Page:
2018 Race for Governor
By: Constitution Staff
Oklahoma voters in presidential election years see what is known as the “short ballot.” But, in the off year elections, such as 2018, state voters have the “long ballot” which includes races for governor, lieutenant governor, a host of secondary offices, judges, congressional races, and seats in the Legislature. Since neither of Oklahoma’s two U.S. Senate seats are scheduled to be on the ballot in 2018, the statewide office that will focus the greatest attention is expected to be the gubernatorial race.
Gov. Mary Fallin, who is now entering the final two years of her second term, is prohibited by term-limits from seeking a third four-year term. On the Democrat side, the field is wide open with several prominent potential candidates already closing the door on the race.
Former state representative Joe Dorman was the Democrat nominee for the office in 2014. Dorman won 41 percent of the vote against Fallin in that race, despite being heavily outspent. In response to speculation that he might be considering another run in 2018, Dorman released a statement on November 30: “Thank you to all who expressed encouragement to look at another run in 2018, but it is just not the right time for me to consider it.” He reiterated his commitment to the Oklahoma Institute for Child Advocacy (OICA) and children’s issues saying, “I am passionate about the work we are doing at OICA on behalf of Oklahoma children and families, and I am focusing 100 percent of my attention on those efforts.” Dorman, became executive director of the OICA last September.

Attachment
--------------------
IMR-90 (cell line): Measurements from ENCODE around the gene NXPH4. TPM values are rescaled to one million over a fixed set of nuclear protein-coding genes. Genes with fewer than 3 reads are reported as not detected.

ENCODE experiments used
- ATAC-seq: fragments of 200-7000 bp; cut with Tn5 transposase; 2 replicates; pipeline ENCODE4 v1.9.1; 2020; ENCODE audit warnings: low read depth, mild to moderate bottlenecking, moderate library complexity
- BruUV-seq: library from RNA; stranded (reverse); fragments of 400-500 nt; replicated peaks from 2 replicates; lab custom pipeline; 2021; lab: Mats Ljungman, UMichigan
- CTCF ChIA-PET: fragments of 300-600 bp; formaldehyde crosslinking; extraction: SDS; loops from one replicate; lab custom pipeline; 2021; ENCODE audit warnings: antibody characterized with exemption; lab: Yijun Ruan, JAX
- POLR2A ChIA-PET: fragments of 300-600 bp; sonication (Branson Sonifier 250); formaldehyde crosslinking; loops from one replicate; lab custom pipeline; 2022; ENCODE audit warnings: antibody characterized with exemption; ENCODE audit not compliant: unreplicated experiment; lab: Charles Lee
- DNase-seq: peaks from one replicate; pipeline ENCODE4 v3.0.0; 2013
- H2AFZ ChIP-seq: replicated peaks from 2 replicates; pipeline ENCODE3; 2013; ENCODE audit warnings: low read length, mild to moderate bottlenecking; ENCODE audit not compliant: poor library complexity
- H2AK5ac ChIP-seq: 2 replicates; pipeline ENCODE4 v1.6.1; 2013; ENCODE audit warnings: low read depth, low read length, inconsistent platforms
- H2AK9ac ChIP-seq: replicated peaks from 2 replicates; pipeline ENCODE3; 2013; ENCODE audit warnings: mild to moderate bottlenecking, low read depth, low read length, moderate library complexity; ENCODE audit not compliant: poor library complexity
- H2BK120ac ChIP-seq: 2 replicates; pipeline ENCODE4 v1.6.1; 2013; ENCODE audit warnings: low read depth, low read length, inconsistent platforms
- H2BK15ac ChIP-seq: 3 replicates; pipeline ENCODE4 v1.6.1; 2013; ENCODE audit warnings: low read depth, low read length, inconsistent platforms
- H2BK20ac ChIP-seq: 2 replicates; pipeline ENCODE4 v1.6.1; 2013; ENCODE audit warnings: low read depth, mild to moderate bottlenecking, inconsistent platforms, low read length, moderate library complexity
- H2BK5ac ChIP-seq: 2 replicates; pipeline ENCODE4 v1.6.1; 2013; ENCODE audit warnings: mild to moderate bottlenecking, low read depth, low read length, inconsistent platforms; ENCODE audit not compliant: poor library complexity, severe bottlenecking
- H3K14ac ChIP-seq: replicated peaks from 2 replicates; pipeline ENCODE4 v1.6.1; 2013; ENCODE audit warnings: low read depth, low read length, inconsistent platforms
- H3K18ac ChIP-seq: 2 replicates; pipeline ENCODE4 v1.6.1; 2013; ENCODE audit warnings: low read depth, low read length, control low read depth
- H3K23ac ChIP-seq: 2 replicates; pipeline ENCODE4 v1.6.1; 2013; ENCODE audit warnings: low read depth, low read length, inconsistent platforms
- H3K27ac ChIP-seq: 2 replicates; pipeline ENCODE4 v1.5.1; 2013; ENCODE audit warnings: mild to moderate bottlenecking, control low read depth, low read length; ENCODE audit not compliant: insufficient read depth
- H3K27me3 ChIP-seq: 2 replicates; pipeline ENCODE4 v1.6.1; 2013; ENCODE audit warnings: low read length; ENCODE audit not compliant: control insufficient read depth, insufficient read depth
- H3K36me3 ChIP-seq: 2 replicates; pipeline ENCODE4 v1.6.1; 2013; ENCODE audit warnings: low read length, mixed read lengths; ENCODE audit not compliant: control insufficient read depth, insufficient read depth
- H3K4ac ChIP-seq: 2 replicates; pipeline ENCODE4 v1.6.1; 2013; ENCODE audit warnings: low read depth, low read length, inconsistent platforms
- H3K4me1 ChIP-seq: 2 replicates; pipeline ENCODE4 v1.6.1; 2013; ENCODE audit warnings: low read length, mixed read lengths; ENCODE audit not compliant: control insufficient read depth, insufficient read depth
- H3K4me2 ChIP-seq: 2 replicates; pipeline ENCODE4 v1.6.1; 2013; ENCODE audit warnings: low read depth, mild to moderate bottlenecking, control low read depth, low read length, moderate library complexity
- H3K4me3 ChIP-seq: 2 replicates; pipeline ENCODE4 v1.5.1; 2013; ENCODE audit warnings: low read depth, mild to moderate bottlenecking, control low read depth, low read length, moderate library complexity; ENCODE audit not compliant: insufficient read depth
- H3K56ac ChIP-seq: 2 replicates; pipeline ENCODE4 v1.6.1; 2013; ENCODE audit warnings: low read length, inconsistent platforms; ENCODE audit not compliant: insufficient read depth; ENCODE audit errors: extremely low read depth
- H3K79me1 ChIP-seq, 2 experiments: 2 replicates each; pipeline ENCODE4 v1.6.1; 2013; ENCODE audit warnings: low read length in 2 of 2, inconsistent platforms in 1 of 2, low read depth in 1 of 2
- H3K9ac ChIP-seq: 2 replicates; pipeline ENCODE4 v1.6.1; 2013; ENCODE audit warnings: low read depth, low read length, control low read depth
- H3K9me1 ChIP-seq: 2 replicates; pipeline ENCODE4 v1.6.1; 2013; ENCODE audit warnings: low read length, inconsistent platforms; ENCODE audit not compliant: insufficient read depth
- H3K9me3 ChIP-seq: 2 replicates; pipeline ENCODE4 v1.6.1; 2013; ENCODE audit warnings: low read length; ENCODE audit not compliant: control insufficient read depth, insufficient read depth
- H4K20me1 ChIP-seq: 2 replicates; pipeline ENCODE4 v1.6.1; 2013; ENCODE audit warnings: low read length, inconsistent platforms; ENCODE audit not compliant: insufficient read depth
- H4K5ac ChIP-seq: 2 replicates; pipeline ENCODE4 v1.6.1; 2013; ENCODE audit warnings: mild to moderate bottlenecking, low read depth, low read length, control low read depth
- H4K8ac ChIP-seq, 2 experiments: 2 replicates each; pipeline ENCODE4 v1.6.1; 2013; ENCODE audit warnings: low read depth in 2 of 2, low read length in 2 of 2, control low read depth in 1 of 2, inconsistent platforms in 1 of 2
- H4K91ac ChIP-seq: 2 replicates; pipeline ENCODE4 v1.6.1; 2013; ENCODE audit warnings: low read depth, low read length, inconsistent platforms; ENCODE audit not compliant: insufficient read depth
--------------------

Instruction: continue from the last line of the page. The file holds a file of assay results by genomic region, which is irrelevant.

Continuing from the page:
Former four-term Democratic congressman, Dan Boren, announced in November that he will not run in 2018. Last year, Boren said he was actively exploring the race and spent the past year visiting with civic, business, and political leaders across the state, but decided that now is not the time. However, he did leave the door open to a future return to public office. In the meantime, the 43-year-old Boren said he will continue working on business development for the Chickasaw Nation. Boren served one term as a state representative before being elected to Congress in 2004. He held the 2nd District seat in eastern Oklahoma for eight years before stepping down. His grandfather, Lyle Boren, was a congressman and his father, current University of Oklahoma President David Boren, served as Oklahoma governor and U.S. senator.